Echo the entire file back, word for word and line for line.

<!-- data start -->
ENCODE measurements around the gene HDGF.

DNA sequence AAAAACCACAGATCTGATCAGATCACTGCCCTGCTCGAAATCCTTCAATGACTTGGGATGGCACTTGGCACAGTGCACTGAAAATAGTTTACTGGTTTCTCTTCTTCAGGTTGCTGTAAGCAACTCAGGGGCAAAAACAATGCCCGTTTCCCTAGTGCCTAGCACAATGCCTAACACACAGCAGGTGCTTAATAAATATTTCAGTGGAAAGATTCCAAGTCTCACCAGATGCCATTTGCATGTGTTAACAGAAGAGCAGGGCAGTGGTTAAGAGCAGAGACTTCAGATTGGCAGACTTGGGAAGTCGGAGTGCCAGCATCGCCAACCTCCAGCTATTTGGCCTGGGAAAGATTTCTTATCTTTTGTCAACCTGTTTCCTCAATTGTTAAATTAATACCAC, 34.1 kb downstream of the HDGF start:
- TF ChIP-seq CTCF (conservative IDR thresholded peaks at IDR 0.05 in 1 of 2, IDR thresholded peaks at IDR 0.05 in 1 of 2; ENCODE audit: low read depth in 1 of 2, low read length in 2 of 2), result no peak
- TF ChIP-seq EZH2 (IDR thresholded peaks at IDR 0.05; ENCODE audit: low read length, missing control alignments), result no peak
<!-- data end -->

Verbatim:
ENCODE measurements around the gene HDGF.

DNA sequence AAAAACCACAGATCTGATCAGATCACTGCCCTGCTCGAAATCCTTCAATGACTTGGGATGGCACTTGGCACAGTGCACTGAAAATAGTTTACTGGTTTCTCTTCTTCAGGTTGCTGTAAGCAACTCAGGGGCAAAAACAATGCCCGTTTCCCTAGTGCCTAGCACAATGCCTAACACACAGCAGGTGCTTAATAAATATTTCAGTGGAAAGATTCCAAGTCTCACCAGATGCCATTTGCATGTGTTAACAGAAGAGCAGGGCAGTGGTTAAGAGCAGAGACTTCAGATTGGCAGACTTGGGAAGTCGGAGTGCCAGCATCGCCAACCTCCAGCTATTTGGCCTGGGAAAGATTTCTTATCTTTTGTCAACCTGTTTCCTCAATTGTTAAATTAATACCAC, 34.1 kb downstream of the HDGF start:
- TF ChIP-seq CTCF (conservative IDR thresholded peaks at IDR 0.05 in 1 of 2, IDR thresholded peaks at IDR 0.05 in 1 of 2; ENCODE audit: low read depth in 1 of 2, low read length in 2 of 2), result no peak
- TF ChIP-seq EZH2 (IDR thresholded peaks at IDR 0.05; ENCODE audit: low read length, missing control alignments), result no peak